Tim O'Brien is arguably the most highly regarded of all Vietnam War veterans who have become creative writers. In a significant footnote near the end of In the Lake of the Woods, he describes his memories of this war as âa handful of splotchy images'
John Wade is a man whom nobody ever gains a full knowledge of; indeed, he does not even know himself. The trials of his childhood, especially his father's alcoholism and suicide, lead him to try to remake reality through his enthusiasm for magic. He desperately seeks his father's love and approval, and his father's inability to give him these leaves him deeply insecure and uncertain of his identity. The hurt little boy who is abandoned by his father grows into the man who deeply fears abandonment by those he loves. Wade never really recovers from his father's death. We may not admire Wade, but the fact that his life is so seriously damaged at such an early stage certainly makes him worthy of our sympathy.
THEMES, IDEAS & VALUES
The continuing effects of trauma
John Wade suffers three major traumas in his life. The first is the suicide of his father; this event weakens his capacity to deal not only with his experiences in Vietnam but also with other important life events, especially his marriage.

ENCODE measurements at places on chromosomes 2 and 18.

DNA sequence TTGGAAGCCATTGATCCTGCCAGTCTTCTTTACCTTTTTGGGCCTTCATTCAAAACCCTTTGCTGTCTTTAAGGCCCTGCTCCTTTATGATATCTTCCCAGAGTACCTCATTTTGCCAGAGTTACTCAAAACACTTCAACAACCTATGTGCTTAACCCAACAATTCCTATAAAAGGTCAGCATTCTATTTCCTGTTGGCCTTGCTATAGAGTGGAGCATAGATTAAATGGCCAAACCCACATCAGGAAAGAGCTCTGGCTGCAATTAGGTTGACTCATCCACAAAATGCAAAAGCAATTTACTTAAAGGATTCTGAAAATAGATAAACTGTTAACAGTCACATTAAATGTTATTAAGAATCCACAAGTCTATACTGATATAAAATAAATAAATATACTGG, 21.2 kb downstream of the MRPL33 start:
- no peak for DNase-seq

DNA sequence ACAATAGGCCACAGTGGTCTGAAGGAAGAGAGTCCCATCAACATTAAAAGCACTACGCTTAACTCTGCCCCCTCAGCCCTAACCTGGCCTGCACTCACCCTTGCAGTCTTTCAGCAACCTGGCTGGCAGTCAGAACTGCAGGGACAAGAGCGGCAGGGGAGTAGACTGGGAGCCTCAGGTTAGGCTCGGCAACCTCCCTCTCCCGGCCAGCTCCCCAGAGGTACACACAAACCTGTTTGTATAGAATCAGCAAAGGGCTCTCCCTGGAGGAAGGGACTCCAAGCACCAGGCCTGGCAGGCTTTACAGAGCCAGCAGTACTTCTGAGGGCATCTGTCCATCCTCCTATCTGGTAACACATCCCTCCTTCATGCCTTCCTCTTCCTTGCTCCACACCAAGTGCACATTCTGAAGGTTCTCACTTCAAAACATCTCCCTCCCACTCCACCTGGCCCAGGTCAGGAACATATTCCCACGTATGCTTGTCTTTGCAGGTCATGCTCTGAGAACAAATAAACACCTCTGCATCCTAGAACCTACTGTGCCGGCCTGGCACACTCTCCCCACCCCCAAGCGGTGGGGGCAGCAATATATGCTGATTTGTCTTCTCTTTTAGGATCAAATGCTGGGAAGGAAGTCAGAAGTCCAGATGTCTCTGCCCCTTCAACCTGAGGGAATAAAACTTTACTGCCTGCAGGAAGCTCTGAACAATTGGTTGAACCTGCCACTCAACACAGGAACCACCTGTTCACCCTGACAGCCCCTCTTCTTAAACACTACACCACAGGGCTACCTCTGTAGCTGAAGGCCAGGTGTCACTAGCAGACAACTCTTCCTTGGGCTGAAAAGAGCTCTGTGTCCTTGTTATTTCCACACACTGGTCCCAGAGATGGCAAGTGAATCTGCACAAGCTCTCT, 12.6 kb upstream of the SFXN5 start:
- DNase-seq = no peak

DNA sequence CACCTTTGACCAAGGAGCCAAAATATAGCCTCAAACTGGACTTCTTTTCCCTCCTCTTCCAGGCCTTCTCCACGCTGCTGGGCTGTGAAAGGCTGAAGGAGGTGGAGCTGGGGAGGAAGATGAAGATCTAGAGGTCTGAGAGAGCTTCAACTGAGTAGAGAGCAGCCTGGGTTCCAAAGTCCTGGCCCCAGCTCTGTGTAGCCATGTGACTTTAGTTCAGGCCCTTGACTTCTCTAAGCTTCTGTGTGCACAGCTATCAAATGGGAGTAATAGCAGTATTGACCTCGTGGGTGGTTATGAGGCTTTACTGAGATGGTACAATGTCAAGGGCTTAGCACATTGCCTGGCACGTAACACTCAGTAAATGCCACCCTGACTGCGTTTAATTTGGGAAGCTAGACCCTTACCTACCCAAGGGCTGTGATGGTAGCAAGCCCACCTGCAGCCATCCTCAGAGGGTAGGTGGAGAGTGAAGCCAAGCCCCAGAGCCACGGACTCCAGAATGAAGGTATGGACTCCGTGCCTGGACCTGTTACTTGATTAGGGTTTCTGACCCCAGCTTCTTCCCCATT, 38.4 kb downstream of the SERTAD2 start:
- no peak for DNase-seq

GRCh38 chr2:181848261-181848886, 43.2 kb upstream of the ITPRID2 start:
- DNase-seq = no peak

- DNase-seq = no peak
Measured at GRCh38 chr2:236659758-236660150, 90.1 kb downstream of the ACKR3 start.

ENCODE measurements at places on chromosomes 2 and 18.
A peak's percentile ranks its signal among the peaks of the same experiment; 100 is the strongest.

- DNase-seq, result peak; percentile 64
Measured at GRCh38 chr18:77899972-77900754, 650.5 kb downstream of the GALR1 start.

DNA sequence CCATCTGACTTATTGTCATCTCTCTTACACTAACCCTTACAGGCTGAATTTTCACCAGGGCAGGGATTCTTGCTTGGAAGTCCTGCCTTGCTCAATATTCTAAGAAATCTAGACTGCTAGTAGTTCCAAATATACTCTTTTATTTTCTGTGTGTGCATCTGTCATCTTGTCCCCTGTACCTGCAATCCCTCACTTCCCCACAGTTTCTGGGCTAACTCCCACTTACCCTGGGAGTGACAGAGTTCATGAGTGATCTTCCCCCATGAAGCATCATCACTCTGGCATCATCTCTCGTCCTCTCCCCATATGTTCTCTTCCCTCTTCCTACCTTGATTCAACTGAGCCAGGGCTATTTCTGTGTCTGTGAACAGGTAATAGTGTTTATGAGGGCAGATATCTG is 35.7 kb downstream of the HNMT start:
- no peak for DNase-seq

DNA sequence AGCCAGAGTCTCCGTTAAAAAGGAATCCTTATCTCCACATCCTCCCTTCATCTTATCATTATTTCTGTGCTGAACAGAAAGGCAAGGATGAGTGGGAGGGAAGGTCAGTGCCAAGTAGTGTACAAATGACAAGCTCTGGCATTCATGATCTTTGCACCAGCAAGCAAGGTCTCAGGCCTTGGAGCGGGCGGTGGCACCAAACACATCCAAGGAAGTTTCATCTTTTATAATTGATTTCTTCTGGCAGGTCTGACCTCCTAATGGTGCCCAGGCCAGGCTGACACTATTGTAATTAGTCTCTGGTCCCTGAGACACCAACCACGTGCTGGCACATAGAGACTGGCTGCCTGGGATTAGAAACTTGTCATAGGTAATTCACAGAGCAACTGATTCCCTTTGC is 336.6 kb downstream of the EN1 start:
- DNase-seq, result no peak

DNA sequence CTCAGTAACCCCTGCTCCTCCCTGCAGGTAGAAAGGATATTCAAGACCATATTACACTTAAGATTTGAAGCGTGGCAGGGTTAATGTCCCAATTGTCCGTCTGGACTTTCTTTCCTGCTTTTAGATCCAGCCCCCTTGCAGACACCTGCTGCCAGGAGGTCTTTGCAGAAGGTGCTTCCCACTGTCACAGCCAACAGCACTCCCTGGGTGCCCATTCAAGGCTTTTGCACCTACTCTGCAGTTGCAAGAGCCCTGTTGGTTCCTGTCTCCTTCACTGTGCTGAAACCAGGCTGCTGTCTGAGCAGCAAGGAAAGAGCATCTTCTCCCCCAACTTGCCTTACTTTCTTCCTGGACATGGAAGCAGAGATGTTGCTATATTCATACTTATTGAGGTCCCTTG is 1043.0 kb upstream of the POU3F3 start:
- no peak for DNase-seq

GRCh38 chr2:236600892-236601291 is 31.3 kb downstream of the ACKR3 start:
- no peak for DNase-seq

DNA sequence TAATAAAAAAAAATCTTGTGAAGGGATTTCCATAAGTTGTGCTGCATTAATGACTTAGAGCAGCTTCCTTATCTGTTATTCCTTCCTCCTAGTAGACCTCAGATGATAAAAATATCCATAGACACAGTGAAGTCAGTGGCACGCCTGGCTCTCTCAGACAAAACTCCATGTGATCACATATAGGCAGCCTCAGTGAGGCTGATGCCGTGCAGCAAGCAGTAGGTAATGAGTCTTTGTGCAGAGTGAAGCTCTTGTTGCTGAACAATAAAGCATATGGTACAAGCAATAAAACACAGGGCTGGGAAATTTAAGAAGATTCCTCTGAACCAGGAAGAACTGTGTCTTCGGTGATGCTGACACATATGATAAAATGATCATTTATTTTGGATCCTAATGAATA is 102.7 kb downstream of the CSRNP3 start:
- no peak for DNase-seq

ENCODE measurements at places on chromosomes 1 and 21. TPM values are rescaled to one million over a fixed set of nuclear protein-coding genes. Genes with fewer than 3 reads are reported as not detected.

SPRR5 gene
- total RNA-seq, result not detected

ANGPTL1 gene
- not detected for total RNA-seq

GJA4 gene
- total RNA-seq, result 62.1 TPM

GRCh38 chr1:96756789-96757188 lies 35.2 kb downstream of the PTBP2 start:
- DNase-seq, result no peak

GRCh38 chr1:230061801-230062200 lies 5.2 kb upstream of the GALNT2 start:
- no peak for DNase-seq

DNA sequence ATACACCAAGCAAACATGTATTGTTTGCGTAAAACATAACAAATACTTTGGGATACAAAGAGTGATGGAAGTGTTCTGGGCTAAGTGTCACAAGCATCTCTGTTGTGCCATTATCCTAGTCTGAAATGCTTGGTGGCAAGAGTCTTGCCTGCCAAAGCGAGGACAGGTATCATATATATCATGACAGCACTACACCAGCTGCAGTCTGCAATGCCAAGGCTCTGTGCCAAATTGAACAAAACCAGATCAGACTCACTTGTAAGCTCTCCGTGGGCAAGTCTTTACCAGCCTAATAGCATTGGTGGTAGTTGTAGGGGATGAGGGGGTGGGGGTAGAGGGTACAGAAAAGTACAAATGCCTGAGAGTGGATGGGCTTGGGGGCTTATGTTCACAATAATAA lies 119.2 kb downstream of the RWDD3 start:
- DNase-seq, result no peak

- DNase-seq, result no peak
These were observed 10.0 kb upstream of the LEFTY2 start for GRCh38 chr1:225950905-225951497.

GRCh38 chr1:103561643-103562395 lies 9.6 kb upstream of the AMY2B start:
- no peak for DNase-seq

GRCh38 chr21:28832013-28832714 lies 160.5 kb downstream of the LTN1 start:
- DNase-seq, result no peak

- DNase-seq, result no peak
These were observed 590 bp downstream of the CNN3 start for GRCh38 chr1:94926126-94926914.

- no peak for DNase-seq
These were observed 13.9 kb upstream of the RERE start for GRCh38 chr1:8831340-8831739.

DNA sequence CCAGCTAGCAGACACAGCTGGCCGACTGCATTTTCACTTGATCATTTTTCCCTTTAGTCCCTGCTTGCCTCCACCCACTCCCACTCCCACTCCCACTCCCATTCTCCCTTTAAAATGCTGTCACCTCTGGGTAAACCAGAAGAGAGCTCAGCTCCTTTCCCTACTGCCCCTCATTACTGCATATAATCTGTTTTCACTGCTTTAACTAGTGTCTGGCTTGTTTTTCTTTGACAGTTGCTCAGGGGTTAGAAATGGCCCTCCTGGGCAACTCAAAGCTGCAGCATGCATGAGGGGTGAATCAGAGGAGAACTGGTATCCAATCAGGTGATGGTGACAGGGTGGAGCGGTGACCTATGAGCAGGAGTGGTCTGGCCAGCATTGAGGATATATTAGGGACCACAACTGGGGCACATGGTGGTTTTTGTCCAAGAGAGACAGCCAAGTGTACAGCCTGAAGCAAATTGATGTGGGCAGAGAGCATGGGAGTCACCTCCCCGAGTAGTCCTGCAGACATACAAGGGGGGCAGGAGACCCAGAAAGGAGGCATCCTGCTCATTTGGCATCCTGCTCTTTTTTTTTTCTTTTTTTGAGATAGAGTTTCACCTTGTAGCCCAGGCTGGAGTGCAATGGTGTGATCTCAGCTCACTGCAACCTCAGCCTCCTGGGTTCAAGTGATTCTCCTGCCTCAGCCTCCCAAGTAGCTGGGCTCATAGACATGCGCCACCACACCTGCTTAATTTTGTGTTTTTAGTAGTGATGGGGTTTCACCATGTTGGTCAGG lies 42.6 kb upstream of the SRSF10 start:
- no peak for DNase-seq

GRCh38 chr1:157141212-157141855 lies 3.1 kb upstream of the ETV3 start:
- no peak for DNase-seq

Illusion and reality
Central to this novel, then, is the issue of the denial of reality. In Vietnam, John Wade always goes by the name of âSorcerer', the dark magician, the man of smoke and mirrors. The main purpose of a magician is to promote illusion, and this is exactly what Wade tries to do. Like a latter-day Houdini, he is a master of disappearance. He tries to make his past disappear, and there is an awful appropriateness about the fact that in the end his wife disappears. He is a man who feels the need to remake both the world and himself, but he cannot do this because he refuses to acknowledge the central realities of his life.
The mystery of humans/the inaccessibility of truth